• People can remain in the workplace while they are learning. As well as being far less disruptive to their day-to-day jobs, this enables them to make immediate use of new skills in a relevant environment. The learning process is therefore reinforced in the most effective way possible.

  • Material can be delivered as and when required by the learner, who controls the pace of the education process. To reinforce learning, material can be worked through repeatedly if necessary; conversely, it can be skipped over if already familiar. The course content can be divided into small modules so that people can fit periods of study around their work schedules and lifestyles. This is an important consideration: in the UKeU survey, 68 per cent of UK respondents cited lack of time as a serious inhibitor of study.

  • When the learner has finished the programme of study, the material can still be available for just-in-time support and reference when required.

  • Automatic assessment capabilities enable material to be presented in the way best suited to each learner’s ability and progress. These capabilities also allow the learner to be provided with immediate feedback and encouragement, whilst trainers can be alerted if the rate of progress is unsatisfactory.
  • These benefits translate directly into benefits for the employer. Because they learn more quickly, executives who follow an e-learning programme can apply their new-found skills and knowledge sooner than would otherwise be possible. Because they learn more effectively, they can contribute more to the organisation. In doing so, they may well leverage the new collaborative relationships they have developed while studying.

    E-learning systems also make it easy for employers to present material consistently, even on a global scale, and to update this material as required. Furthermore, the automatic assessment capabilities of e-learning systems help employers to monitor the effectiveness of courses and course modules, thus contributing to an accurate assessment of return on investment (ROI). Finally, as we have already seen, e-learning can provide the employer with cost and time savings as well as minimising the disruption caused by key employees being absent from the workplace.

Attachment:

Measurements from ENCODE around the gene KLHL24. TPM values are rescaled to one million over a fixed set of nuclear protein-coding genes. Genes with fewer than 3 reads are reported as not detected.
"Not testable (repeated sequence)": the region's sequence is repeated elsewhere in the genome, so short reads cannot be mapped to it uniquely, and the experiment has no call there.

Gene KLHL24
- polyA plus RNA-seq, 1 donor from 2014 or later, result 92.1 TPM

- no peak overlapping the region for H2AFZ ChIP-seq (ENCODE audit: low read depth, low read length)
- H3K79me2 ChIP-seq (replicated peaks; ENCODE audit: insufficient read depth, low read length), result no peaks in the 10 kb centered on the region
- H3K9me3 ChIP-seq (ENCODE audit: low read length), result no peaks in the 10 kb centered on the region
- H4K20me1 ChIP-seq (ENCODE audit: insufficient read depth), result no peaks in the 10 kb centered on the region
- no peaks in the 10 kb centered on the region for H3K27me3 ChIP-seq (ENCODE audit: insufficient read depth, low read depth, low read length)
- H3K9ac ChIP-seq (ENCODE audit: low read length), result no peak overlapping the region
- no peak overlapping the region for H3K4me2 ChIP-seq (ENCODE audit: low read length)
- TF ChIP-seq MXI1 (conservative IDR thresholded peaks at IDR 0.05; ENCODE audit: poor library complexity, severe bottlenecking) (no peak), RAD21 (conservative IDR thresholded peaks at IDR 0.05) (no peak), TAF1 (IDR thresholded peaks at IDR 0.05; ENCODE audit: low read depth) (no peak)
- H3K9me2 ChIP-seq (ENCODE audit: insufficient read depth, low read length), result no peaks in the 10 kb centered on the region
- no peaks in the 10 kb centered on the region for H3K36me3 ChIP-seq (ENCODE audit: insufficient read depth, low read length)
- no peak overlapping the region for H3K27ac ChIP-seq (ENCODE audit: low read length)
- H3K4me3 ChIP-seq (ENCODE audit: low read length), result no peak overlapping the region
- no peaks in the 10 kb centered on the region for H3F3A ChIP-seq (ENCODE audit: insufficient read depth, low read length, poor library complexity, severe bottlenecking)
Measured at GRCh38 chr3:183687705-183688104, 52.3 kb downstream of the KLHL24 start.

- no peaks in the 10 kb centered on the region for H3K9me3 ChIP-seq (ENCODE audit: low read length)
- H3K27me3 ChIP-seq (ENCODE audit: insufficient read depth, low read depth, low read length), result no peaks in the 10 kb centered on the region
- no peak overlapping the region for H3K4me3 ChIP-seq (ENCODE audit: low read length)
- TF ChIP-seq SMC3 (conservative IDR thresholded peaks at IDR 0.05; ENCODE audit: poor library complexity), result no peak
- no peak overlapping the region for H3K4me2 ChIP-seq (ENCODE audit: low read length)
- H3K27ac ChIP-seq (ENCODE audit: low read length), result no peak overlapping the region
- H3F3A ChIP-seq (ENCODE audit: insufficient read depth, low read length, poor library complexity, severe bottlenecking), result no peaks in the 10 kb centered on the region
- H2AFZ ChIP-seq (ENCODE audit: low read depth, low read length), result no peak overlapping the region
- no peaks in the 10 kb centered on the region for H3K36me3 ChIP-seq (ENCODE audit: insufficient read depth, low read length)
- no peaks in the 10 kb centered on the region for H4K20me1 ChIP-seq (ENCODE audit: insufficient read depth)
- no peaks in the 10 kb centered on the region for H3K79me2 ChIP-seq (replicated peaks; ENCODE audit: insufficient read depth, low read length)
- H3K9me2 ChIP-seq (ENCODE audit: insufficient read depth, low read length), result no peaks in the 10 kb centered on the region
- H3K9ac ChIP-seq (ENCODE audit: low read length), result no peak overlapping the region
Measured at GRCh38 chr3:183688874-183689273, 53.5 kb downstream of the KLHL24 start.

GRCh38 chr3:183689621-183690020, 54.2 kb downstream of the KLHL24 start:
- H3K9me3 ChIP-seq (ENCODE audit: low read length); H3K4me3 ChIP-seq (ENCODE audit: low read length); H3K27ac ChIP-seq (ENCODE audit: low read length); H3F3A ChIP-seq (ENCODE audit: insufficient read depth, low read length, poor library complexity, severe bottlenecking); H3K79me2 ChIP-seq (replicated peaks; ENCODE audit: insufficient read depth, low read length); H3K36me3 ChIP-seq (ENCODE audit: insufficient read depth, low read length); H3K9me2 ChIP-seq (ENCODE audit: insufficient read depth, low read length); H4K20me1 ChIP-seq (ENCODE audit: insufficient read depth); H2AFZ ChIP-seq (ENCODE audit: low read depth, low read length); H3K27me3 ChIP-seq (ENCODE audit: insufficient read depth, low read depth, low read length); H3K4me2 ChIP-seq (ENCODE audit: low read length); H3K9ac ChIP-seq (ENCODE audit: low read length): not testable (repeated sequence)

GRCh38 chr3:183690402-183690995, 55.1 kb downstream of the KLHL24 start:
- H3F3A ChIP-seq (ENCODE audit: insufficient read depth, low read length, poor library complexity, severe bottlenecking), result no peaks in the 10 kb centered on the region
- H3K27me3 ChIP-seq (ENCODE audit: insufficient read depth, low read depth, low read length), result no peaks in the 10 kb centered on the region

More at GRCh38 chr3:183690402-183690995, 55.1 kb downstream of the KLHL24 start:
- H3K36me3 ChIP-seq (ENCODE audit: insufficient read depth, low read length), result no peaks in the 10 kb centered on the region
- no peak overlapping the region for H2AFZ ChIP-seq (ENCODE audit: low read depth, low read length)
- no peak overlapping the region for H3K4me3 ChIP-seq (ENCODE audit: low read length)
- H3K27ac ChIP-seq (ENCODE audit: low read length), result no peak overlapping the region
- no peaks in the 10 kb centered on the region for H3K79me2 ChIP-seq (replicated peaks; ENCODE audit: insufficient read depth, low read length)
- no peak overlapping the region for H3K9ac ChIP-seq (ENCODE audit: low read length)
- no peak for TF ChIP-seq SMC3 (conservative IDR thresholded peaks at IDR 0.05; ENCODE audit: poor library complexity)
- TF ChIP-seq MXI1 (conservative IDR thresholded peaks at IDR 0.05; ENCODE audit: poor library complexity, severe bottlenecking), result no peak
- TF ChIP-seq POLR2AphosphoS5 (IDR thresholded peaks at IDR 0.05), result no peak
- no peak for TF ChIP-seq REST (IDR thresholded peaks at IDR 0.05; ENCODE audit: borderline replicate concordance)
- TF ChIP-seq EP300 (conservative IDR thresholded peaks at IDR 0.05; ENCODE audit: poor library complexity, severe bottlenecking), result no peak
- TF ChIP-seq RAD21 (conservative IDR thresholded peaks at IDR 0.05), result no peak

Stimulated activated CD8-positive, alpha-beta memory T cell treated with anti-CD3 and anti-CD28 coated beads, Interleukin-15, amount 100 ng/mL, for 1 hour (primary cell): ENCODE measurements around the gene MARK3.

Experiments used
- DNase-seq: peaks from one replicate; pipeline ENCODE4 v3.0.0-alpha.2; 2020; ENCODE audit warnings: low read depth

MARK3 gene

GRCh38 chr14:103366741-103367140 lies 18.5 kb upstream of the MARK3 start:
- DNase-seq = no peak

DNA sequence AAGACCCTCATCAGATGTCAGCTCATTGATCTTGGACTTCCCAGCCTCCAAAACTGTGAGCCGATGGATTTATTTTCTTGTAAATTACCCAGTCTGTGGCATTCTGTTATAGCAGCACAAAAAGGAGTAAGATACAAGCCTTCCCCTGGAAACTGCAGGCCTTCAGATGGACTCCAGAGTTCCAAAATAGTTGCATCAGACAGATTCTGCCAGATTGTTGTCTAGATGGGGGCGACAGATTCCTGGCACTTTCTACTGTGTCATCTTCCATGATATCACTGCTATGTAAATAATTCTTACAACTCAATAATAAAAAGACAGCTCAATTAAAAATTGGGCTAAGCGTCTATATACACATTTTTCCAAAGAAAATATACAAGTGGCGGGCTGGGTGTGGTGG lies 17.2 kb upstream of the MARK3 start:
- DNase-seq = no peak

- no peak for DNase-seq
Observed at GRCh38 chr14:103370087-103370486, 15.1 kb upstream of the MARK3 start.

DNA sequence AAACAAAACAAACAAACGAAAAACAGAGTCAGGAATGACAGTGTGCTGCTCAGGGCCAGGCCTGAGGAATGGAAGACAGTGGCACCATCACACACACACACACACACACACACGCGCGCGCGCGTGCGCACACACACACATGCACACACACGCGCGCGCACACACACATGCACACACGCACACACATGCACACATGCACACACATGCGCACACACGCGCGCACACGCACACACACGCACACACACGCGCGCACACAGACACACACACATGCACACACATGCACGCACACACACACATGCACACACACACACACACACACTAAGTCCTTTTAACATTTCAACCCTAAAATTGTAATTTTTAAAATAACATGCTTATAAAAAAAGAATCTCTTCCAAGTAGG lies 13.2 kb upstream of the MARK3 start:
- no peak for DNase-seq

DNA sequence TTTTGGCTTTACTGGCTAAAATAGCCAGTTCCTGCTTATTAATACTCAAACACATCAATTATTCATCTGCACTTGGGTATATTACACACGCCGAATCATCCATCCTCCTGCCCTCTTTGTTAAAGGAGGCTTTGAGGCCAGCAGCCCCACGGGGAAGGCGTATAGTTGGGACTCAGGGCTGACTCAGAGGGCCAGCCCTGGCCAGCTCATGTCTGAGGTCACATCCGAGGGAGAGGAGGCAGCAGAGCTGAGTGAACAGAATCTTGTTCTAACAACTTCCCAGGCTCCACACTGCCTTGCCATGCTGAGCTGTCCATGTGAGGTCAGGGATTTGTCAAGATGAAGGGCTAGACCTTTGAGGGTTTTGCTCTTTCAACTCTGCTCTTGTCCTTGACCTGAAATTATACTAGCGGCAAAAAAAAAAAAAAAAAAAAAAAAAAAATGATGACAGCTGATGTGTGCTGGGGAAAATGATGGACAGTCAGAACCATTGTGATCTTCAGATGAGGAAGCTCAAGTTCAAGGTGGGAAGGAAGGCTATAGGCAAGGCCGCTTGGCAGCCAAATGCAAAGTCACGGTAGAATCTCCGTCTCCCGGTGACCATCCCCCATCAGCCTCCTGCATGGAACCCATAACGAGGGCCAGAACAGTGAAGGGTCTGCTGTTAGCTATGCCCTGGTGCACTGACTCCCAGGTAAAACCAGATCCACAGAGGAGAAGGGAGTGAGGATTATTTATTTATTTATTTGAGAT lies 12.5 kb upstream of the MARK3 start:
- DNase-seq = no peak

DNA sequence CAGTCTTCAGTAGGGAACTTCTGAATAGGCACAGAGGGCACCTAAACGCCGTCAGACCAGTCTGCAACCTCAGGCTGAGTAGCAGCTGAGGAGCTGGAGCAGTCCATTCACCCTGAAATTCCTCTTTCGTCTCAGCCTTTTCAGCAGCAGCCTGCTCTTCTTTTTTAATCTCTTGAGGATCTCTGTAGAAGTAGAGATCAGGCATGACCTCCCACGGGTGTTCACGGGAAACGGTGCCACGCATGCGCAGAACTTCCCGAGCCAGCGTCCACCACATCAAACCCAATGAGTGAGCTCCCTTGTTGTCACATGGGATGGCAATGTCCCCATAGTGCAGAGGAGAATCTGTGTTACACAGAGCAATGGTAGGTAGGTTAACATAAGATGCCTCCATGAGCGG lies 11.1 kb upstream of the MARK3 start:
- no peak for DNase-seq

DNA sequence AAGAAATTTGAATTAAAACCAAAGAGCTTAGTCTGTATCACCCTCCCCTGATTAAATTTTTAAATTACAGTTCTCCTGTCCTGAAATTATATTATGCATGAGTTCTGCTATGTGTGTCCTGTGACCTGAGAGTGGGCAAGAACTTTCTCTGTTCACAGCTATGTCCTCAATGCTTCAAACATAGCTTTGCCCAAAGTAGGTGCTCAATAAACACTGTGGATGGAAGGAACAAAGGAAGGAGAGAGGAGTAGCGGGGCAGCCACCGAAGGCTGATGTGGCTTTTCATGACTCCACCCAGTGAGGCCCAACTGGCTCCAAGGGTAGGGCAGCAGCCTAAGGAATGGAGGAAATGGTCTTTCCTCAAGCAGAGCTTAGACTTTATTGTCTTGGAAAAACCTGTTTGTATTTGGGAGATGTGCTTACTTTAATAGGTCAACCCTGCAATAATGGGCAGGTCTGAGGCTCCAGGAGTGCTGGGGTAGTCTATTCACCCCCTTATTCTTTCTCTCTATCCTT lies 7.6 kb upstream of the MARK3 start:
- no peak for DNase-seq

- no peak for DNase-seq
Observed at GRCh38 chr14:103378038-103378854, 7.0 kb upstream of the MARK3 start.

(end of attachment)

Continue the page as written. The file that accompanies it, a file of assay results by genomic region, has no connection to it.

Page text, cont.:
This is not to say that e-learning is a panacea. Indeed, many see it as most effective when it is combined with other delivery methods in a blended learning approach. Nevertheless, a well-designed e-learning programme can and should provide a superior learning experience and better ROI compared to classroom learning. Where executive education is concerned, e-learning supports the employer’s needs and the employee’s aspirations equally well, leading to a more profitable business and a more satisfied workforce. Little wonder, then, that 73 per cent of respondents in the UKeU survey believed that many more people will gain further education qualifications through e-learning in the future. In a world where the demand for continuing professional development far outstrips the capacity of traditional methods to deliver it, e-learning is set to play a central role.

    Interviews conducted in spring 2003 with a total of 1,040 white-collar workers (aged 25-44) in four major economies: Hong Kong, Singapore, the UK and the US. For additional information, consult the UKeU Learning Report 2003.